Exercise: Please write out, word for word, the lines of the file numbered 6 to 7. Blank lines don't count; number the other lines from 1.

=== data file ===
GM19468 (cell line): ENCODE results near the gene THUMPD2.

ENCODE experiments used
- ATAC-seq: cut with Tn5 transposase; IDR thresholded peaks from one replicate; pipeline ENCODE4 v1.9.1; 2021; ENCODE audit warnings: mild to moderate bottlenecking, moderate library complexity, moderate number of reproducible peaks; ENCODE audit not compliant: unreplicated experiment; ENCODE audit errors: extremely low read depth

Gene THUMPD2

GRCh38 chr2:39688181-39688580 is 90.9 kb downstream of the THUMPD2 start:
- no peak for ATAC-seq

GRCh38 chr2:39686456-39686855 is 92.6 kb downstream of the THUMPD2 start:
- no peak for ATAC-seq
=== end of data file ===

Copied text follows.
- no peak for ATAC-seq

GRCh38 chr2:39686456-39686855 is 92.6 kb downstream of the THUMPD2 start: